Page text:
Tasmania considers biomass to increase energy diversity

By Erin Voegele | February 18, 2016

The government of Tasmania, Australia, has announced it is actively considering the use of biomass as a renewable energy source.

On Feb. 7, Tasmania Minister for Resources Paul Harriss published a notice indicating that due to recent unprecedented events, including the failure of the Basslink, which is the world’s second longest undersea electricity cable, and low rainfall, the government is now considering the use of biomass to generate energy. Specifically, the government is considering the use of residues from value-added forest operations.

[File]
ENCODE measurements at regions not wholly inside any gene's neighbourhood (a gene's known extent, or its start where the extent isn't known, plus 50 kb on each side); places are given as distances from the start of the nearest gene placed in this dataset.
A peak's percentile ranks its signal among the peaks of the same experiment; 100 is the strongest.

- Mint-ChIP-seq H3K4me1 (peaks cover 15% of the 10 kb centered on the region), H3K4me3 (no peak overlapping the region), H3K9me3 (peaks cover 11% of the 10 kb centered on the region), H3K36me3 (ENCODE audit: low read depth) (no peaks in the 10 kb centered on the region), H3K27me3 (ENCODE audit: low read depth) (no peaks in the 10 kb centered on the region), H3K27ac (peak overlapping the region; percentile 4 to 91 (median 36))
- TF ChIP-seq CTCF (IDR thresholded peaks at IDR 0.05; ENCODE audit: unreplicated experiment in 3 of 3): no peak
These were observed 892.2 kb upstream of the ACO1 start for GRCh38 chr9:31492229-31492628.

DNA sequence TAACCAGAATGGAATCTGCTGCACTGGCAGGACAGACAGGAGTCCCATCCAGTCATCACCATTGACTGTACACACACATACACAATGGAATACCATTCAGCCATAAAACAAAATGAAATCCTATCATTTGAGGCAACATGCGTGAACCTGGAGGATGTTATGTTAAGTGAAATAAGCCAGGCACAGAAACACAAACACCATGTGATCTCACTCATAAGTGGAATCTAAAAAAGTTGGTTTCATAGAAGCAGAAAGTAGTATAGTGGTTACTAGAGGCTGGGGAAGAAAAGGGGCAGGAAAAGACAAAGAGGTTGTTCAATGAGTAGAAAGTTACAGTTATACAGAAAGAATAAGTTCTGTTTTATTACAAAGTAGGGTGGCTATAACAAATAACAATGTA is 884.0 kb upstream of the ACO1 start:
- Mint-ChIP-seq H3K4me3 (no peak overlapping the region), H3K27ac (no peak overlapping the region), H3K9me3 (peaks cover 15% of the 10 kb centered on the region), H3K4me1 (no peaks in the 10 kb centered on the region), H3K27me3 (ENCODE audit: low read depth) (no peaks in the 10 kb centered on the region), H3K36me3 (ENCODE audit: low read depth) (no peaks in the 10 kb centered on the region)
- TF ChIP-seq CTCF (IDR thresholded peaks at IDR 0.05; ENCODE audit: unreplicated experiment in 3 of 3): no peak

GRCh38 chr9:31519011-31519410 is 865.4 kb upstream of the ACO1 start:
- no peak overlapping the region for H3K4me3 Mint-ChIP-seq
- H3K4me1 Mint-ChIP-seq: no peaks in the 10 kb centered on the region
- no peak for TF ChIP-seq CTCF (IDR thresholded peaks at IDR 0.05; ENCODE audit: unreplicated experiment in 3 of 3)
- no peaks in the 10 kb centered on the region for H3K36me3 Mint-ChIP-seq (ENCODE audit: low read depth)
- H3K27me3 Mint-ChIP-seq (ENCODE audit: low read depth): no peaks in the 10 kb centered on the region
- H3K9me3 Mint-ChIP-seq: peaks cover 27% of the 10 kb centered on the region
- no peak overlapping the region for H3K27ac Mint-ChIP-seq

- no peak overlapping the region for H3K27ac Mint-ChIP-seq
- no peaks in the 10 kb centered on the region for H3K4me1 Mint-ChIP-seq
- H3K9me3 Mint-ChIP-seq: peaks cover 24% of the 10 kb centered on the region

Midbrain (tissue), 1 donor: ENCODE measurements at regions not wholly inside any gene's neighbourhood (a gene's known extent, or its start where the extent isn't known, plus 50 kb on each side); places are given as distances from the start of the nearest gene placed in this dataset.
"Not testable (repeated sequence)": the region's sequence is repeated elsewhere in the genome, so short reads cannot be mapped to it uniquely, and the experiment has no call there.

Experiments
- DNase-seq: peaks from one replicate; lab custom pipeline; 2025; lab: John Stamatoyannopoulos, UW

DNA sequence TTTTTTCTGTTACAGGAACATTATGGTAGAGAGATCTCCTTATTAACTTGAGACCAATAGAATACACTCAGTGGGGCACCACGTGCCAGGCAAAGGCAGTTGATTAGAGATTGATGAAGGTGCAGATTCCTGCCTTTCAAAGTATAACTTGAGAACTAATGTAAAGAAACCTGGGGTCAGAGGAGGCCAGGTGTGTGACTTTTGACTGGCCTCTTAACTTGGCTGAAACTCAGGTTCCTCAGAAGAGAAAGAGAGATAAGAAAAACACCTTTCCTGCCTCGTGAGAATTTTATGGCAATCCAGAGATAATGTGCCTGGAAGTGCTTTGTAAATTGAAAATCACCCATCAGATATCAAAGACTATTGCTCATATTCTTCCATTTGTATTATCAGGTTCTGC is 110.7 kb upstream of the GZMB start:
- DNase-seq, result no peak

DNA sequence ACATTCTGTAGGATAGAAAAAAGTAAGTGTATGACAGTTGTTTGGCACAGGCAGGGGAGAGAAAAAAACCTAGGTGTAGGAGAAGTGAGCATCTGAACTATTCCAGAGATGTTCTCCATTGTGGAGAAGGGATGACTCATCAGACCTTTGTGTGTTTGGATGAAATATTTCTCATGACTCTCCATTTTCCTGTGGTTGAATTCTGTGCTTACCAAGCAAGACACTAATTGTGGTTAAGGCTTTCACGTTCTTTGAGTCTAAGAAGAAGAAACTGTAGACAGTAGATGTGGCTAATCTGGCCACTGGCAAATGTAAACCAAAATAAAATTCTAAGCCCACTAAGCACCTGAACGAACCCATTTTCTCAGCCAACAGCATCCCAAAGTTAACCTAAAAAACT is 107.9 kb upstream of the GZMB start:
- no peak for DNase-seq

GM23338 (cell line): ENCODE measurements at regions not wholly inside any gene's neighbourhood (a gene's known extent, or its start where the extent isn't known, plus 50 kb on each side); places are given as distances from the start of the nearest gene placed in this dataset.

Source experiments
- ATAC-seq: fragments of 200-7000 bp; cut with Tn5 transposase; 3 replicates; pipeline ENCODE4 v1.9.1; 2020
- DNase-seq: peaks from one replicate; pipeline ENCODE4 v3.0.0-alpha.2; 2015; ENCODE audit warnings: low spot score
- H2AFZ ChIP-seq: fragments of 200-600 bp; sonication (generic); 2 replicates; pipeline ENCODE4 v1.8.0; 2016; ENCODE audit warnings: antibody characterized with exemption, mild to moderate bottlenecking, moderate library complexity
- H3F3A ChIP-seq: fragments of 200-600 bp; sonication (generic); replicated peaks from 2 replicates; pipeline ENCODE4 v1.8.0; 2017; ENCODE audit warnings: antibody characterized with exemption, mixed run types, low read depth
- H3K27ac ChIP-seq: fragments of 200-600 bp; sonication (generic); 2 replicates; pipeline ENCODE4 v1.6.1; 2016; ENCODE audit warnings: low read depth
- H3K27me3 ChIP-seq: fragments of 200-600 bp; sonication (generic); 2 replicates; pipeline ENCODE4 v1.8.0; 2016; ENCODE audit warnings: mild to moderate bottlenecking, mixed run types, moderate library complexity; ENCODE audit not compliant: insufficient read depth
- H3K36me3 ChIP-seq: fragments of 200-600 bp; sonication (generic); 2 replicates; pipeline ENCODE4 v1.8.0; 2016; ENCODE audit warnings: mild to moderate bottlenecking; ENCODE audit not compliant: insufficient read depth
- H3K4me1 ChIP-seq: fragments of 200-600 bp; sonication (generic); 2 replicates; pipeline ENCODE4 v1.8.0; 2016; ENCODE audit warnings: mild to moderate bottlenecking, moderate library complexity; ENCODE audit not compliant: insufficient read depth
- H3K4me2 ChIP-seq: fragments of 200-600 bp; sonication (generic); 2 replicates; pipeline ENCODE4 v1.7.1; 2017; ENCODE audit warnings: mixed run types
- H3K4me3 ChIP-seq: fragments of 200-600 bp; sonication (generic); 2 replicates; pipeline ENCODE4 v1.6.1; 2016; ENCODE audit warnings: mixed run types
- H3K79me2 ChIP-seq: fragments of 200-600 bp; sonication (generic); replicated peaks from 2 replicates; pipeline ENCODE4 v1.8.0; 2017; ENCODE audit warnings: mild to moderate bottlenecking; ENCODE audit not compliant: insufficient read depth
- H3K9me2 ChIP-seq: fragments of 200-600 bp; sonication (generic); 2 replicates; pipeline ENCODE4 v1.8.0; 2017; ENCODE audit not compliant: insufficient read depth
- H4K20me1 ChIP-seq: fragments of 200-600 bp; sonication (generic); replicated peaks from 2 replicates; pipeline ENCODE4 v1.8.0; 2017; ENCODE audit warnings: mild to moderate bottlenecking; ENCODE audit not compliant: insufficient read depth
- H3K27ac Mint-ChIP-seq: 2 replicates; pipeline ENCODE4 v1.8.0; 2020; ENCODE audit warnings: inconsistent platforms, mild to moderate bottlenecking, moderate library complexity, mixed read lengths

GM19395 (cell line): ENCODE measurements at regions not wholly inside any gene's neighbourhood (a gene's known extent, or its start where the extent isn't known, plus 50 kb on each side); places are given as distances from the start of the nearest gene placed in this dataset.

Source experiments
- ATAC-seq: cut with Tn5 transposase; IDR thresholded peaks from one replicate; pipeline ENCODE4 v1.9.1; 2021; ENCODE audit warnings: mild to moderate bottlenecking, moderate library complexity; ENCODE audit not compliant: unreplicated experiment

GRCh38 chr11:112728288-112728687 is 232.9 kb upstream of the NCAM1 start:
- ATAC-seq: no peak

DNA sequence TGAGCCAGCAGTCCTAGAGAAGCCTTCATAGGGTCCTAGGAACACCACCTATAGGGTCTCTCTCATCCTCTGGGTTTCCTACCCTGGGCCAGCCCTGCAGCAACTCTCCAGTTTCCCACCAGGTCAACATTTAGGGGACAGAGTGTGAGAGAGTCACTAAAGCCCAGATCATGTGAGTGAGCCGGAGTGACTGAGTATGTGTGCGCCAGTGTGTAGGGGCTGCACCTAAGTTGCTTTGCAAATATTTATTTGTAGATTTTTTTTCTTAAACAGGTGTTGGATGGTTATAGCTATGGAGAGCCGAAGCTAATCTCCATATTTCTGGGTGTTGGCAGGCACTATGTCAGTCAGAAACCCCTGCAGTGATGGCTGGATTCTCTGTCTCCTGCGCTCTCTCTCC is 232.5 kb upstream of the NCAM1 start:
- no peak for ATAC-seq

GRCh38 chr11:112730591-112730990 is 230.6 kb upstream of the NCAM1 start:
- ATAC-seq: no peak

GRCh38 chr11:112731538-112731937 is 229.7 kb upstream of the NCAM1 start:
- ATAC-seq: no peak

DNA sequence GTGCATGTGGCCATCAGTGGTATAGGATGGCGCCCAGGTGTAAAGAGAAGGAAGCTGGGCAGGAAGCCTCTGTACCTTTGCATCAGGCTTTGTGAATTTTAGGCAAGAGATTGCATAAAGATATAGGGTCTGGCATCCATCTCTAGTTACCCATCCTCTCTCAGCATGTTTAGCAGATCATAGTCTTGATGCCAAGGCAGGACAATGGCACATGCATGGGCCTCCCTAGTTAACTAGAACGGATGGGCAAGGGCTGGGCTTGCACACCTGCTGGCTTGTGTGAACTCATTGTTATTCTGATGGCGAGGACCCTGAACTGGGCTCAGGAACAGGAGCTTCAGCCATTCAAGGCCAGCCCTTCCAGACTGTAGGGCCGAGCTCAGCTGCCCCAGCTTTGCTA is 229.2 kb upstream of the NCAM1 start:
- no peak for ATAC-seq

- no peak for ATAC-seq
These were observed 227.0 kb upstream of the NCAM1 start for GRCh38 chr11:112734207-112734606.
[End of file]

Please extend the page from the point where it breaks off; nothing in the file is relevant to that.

Harriss estimated significant volumes of residues are generated to power approximately 70,000 homes for a year. “In the light of the recent unprecedented events affecting our energy security, I can confirm that the Southwood project is once again being actively considered by the government,” he said in the notice.

According to Harriss, the Southwood project was designed to incorporate a biomass power plant fueled by forestry residues. He said the project remains investment-ready and would add significantly to the state’s renewable energy capacity.

Additional information is available on the government of Tasmania website.